Let’s face it, accessing Rapa is not easy; such isolation has implications for how well a species is known to science. Two of the seabirds, a local form of Newell’s Shearwater called Rapa Shearwater Puffinus newelli myrtae, and the titan subspecies of White-bellied Storm-petrel Fregetta grallaria, have been so understudied that we are not certain whether they are fully separate species or not, although recent evidence points toward Rapa Shearwater being a distinct species Puffinus myrtae. Despite taxonomic disputes, wanton predation and habitat degradation leaves little time to find out for certain. “We can’t let these be species of tragic posthumous fame”, says Cranwell. “There’s still a lot we need to find out, but this doesn’t mean they’re any less important.” From the birds’ perspective, on “planet Rapa”, one thing’s for sure: the removal of invasive species would mean that they could securely recolonise islets to increase their numbers and range. Truly, conservation in action.
The most colourful bird species found on the island stands out against the sombre rainy landscape. Yet, the appearance of the Rapa Fruit-dove Ptilinopus huttoni reflects the vibrant native forest that once carpeted the island: the dove’s plumage of camouflage green gives way to a blaze of yellows, rose-purples and berry-reds as they glide from tree to tree and puff themselves up in display. Dependent on the fruits and flowers of Rapa’s native forest, never has restoration of this habitat been more urgent for this species. Our census shows a significant decline, the population having possibly halved since the last survey – 30 years ago. “This suggests there are fewer than 200 birds left”, says Caroline Blanvillain of Société d’Ornithologie de Polynésie (SOP Manu, BirdLife in French Polynesia), who led the census, “almost certainly qualifying the species as Critically Endangered”. As Cranwell puts it, the Rapa Fruit-dove is a mere “huff and a puff from extinction”. Confined to tiny forest fragments not yet lost to feral goats, cattle, felling and fires, a replanting programme combined with invasive species control will help save this beautiful bird, and a whole suite of less conspicuous species.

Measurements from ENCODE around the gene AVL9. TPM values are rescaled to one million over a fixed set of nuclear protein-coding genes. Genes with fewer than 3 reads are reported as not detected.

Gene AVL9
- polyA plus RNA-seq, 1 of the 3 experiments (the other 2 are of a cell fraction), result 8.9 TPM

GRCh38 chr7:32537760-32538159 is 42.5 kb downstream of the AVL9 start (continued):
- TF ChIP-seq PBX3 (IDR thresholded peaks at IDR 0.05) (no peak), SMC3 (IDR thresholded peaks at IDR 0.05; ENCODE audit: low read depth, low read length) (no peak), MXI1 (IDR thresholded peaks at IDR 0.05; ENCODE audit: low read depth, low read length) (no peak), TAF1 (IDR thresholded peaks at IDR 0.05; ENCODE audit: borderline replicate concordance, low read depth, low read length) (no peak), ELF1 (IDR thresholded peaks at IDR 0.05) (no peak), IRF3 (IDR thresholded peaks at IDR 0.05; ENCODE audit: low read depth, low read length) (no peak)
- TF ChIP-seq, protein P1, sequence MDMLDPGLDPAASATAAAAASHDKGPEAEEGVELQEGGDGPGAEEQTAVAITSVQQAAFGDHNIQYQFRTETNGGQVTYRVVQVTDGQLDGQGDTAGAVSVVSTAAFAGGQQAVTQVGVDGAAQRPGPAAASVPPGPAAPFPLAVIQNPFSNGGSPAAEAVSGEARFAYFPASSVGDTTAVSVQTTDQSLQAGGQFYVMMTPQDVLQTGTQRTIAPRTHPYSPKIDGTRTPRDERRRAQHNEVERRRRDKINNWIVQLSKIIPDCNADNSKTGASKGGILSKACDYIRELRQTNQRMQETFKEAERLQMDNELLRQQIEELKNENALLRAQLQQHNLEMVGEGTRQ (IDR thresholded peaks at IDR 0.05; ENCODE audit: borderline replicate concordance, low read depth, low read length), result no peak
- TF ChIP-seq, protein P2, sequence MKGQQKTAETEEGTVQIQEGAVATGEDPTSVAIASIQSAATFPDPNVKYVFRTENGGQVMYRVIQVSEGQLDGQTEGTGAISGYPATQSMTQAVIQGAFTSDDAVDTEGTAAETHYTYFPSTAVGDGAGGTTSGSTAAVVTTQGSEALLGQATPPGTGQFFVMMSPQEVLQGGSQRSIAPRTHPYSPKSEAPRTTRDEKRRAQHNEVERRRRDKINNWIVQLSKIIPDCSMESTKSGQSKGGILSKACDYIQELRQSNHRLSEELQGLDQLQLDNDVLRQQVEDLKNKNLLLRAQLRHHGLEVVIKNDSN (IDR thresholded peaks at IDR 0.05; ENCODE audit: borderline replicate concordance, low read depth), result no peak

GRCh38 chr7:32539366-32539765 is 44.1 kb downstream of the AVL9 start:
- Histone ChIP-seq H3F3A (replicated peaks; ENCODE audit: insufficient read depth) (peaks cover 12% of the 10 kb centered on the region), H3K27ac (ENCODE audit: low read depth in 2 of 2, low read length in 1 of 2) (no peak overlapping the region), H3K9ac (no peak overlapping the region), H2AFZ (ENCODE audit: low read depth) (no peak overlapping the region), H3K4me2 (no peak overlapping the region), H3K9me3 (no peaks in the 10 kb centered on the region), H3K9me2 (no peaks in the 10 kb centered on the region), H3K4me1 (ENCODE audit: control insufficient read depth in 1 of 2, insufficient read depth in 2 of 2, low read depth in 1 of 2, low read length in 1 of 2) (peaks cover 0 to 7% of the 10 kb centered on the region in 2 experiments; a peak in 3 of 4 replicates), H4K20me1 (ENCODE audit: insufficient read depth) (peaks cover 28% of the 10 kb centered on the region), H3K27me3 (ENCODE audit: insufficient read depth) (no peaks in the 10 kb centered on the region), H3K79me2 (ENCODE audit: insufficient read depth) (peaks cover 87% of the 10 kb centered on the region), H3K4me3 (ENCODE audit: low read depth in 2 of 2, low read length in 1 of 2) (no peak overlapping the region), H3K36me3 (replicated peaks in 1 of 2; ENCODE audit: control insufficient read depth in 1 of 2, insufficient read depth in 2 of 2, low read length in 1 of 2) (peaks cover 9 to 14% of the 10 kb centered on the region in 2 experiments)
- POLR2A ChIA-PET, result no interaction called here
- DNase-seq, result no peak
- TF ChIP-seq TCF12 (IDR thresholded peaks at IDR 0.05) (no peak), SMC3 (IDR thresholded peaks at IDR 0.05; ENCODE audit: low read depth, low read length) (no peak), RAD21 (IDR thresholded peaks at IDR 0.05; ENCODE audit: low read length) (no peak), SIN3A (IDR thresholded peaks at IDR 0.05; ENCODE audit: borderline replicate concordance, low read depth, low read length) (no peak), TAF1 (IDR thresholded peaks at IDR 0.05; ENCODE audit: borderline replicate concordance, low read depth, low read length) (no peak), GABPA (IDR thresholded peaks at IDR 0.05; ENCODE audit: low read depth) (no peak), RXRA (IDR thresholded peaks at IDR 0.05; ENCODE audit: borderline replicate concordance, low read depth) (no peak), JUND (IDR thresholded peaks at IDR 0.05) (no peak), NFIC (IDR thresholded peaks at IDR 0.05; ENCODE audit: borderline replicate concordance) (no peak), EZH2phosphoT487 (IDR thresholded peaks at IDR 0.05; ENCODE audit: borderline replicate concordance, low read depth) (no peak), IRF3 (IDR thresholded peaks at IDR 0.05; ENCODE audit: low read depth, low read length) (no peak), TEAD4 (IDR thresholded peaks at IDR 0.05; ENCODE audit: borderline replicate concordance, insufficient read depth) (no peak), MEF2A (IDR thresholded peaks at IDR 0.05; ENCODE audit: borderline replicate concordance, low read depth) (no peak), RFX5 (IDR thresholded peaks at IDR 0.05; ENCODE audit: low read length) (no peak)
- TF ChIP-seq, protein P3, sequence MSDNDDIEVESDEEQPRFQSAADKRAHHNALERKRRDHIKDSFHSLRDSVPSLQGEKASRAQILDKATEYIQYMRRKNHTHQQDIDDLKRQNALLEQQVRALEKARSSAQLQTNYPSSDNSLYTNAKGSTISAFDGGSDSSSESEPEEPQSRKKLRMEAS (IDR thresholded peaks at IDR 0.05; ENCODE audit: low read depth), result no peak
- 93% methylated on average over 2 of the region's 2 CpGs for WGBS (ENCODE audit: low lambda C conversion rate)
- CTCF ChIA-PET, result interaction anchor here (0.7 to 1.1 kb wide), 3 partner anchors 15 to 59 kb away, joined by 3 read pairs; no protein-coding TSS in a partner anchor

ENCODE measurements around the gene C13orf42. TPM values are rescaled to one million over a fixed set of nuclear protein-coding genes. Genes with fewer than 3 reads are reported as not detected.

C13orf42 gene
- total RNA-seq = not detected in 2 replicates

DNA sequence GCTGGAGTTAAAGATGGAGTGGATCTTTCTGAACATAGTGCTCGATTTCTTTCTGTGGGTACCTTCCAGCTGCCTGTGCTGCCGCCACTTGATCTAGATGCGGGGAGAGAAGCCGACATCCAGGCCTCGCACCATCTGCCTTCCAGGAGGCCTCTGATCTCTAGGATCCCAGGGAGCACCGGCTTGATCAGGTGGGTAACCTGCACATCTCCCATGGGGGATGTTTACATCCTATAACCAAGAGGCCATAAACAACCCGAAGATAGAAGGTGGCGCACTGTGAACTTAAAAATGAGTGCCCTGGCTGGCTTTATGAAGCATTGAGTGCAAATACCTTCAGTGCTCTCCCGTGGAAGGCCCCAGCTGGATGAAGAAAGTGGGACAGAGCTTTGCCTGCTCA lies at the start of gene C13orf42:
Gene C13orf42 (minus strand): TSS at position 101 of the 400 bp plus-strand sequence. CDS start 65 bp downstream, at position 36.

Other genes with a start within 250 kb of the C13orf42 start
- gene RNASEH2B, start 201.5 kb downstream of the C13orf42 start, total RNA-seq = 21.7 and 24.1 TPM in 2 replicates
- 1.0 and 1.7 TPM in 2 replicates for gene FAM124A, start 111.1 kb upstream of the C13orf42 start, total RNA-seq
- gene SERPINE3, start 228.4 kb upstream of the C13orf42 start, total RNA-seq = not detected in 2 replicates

"The Rapa Fruit-dove is a mere huff and a puff from extinction"
For protecting Rapa and its islets from invasive alien species means restoring them to their former glory, with benefits far more than the birds. At the bottom of the food chain, you will find hundreds of endemic land-snail species, all on the slippery slope to extinction. There’s a battle between plants too, as weeds like the “horrendously dense thickets” of strawberry guava, plus introduced pines, march across the landscape, aided by feral goats, cattle and horses munching and trampling delicate native flora. Sadly, April’s survey confirmed the extinction of the last known stand of Rapa’s endemic sandalwood.
Whole ecosystems are affected, but if we act quickly, nature is resilient enough to bounce back. “Seabirds returning to these islets, for example,” says Cranwell, “will restore important ecological processes through their ‘inputs’”. By removing goats from the islets, the team of BirdLife and SOP Manu will provide a foundation for forest species to recover and stem the erosion that effects ground-nesting seabirds. Rapa’s resident islanders will be involved throughout, helping tackle the daunting Strawberry Guava challenge, and changing the way they manage their grazing livestock, safeguarding Rapa’s unique natural heritage. The steep terrain will make rat eradication on the islets challenging; however, the use of new technologies such as drones may provide a solution.
Restoring these islands, which includes transporting people and equipment 1,500 km, won’t be short on challenges for the team. Cranwell remains hopeful: “The support from Birdfair is an opportunity like no other for the birds, biodiversity and people of Rapa. With this assistance we will ensure what’s so unique about this remote Pacific island continues for generations to come.”